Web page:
What the Tech? Video game addiction
The World Health Organization made it official. Video game addiction is a disease and should be classified the same as a gambling addiction.
The decision has been met with some disagreement from others in the health field, but many parents would likely agree.
Tammy Barnes, a mental health counselor, isn't surprised, nor disagrees with the decision. She says she has counseled young adults and teenagers who admit to playing video games 9-15 hours a day.
"I'm seeing teens all the time that are extremely depressed and I ask 'what does your day look like?', well if we're out of school, we're not doing anything but playing video games all day," she said.
Video game addiction has been noted before by psychologists, but this is the first time it's officially been recognized as a disease and one that should be treated by a professional.
So how do you know if someone is addicted to video games? What are the signs?
Barnes said it's generally the same as with any addiction.
"You really have to look at it in terms of 'how is it affecting my life?' Barnes explained. "Is it interfering with things such as my family, my marriage, work, social activity, being productive?"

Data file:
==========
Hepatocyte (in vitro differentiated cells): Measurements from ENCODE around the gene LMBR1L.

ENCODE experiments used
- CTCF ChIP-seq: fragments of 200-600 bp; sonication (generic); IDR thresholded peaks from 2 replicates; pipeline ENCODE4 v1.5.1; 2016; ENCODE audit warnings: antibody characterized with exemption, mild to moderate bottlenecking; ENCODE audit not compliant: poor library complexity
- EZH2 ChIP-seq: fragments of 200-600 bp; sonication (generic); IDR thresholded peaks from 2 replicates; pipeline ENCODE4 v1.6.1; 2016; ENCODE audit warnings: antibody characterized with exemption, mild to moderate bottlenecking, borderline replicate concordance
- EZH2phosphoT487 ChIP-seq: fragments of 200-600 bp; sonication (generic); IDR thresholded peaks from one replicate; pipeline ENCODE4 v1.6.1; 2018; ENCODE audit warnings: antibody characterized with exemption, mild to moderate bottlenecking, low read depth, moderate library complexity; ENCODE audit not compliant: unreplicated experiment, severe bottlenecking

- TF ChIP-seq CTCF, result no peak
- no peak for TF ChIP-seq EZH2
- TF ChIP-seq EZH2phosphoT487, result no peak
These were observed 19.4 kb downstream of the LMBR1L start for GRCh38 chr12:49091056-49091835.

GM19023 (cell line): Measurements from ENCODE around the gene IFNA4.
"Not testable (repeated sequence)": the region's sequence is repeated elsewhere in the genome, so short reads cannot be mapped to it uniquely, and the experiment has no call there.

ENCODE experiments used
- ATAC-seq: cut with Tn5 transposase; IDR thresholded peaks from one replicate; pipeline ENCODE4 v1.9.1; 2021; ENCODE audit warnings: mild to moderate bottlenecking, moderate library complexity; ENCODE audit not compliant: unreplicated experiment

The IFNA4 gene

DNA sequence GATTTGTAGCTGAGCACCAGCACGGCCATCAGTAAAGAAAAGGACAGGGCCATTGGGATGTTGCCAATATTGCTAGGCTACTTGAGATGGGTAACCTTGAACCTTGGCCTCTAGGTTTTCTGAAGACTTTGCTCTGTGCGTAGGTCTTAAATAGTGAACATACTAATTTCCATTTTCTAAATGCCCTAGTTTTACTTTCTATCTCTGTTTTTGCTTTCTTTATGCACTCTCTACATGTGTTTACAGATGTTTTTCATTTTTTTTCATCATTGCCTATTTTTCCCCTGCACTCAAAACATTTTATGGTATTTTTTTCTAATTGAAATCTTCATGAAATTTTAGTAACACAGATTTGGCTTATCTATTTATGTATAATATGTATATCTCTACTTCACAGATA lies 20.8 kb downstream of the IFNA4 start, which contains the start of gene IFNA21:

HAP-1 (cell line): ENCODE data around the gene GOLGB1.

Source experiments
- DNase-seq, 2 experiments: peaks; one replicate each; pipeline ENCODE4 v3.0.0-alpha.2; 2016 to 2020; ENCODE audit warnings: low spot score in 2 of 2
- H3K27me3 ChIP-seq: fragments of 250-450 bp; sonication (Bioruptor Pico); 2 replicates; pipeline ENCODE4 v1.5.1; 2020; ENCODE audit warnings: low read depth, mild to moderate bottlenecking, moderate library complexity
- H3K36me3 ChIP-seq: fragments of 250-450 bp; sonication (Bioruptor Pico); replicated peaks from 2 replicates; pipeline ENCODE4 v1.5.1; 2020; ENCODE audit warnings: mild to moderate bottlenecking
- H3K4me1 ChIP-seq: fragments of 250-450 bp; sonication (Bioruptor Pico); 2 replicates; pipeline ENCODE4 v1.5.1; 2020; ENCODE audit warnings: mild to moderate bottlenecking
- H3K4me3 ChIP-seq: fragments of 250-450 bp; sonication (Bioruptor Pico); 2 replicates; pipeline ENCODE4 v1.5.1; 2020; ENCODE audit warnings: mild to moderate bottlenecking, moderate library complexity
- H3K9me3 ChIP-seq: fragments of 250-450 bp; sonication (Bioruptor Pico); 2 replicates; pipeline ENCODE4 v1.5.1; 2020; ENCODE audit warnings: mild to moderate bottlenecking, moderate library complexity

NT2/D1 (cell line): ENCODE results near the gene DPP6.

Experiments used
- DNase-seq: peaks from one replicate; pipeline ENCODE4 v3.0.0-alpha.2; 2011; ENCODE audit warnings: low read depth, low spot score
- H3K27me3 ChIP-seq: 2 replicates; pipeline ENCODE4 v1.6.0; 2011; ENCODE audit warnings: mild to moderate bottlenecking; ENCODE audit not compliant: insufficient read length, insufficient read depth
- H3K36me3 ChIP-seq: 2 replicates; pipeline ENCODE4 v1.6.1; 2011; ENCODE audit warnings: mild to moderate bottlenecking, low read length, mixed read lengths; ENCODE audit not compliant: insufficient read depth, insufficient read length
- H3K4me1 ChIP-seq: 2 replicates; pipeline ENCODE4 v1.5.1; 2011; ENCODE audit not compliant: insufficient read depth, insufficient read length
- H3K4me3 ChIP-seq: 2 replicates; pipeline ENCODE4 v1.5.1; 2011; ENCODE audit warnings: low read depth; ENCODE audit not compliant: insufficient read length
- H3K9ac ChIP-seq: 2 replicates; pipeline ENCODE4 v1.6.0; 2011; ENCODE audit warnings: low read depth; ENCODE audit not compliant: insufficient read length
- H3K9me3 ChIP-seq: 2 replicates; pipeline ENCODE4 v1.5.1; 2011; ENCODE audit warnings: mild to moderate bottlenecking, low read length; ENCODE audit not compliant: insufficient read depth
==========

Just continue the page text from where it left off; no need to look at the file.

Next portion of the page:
Notice she didn't specifically speak about teenagers. Video gaming has been noted before as a problem among young men ages 21-30.
One study showed young men in that age group are spending as many as 600 hours a year playing video games in their parents' basement.
"They're coming home from college and instead of getting out there and doing things, they're living with mom and dad and playing video games," Barnes said.
How do you know if someone needs to seek help from a mental health professional? Barnes said there are several warning signs.
"'Have their grades dropped? Are we missing meals because we'd rather be playing video games? Are we losing sleep? Are we freaking out when we're told to get off the game?' That's not a normal response," she said. "Are we not exercising anymore? Are we not going out with our friends anymore? Don't want to do sports anymore."
She has this suggestion for parents:
"Being more aware of what your kids are doing because many times they're not in bed. They're on their phone playing a game."
If parents see these signs, Barnes said they should contact a mental health expert and talk with their kids.